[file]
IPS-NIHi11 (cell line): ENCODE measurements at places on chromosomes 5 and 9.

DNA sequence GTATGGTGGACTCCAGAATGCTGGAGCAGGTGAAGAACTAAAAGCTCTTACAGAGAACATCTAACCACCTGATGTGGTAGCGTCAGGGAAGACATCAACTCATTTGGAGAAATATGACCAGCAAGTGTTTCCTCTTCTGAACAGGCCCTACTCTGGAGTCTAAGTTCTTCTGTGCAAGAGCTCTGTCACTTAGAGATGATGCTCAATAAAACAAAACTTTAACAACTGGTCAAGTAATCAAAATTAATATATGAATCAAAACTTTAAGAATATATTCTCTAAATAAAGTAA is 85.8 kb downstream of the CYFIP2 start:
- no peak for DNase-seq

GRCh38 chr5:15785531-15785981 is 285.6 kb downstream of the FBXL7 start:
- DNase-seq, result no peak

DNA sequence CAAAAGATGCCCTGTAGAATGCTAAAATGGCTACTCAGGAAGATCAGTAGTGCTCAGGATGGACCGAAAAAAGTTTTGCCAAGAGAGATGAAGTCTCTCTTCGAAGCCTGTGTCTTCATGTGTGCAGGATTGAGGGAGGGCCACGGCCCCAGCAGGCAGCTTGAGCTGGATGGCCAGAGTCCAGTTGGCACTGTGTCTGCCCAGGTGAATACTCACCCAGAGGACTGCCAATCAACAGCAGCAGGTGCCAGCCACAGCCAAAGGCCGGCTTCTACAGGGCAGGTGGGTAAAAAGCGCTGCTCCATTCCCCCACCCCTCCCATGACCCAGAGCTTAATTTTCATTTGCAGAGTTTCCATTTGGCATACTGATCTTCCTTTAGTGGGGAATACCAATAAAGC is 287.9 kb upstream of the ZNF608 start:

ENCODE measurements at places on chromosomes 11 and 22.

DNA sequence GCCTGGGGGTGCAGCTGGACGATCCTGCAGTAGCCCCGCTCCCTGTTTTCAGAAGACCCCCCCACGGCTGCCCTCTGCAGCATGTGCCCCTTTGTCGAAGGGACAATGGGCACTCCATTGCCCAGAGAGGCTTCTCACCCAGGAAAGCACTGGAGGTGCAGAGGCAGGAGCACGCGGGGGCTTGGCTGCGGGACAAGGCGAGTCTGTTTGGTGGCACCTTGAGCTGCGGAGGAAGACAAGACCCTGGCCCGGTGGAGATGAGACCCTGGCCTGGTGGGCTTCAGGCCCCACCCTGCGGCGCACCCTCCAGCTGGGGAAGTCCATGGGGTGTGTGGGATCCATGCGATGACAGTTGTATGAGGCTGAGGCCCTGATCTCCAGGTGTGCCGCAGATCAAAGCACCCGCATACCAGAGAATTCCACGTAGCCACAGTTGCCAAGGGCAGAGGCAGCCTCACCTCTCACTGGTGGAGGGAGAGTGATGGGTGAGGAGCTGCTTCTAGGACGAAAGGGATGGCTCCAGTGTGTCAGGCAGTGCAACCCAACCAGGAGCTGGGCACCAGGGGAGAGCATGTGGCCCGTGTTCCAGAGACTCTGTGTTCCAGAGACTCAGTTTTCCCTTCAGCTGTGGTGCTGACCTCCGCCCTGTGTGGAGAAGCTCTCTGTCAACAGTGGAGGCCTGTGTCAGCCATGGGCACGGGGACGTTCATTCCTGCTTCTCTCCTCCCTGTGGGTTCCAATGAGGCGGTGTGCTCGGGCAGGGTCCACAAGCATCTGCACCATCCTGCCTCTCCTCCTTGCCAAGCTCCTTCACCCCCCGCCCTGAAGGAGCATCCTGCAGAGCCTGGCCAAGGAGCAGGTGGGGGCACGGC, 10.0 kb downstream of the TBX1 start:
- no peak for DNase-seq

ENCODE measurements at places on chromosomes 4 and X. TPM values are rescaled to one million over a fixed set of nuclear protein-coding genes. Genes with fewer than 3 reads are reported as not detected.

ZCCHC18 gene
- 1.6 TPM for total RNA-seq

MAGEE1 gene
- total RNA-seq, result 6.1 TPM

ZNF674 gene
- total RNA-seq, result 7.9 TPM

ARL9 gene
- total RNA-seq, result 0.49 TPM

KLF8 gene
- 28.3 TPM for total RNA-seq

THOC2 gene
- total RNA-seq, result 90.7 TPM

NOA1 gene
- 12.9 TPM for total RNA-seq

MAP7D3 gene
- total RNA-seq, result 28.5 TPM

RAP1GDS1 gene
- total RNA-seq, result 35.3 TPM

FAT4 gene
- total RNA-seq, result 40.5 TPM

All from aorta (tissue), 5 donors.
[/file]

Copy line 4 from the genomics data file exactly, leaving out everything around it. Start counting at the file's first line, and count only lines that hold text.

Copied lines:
GRCh38 chr5:15785531-15785981 is 285.6 kb downstream of the FBXL7 start: